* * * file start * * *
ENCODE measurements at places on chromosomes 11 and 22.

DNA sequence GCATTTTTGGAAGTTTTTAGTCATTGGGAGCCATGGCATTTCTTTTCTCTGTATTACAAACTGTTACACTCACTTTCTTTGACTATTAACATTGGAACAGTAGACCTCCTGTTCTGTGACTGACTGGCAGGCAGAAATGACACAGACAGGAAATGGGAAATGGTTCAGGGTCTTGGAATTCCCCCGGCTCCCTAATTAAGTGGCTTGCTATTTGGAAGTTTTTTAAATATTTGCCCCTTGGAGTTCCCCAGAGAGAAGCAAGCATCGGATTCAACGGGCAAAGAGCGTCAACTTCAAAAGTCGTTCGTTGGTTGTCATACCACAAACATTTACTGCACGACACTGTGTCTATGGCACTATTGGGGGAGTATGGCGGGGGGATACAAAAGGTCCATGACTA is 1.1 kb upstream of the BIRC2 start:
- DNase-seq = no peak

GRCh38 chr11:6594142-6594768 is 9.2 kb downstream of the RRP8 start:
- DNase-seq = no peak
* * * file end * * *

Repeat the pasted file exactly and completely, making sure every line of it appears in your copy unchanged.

ENCODE measurements at places on chromosomes 11 and 22.

DNA sequence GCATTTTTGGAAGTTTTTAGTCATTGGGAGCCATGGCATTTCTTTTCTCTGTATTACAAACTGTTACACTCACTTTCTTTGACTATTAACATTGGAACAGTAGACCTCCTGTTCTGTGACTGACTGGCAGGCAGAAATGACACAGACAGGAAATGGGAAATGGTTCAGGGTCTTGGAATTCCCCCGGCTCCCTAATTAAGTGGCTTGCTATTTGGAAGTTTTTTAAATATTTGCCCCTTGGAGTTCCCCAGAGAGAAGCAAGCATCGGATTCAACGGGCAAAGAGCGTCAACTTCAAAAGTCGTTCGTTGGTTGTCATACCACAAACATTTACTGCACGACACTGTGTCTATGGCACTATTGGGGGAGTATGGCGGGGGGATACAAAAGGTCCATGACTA is 1.1 kb upstream of the BIRC2 start:
- DNase-seq = no peak

GRCh38 chr11:6594142-6594768 is 9.2 kb downstream of the RRP8 start:
- DNase-seq = no peak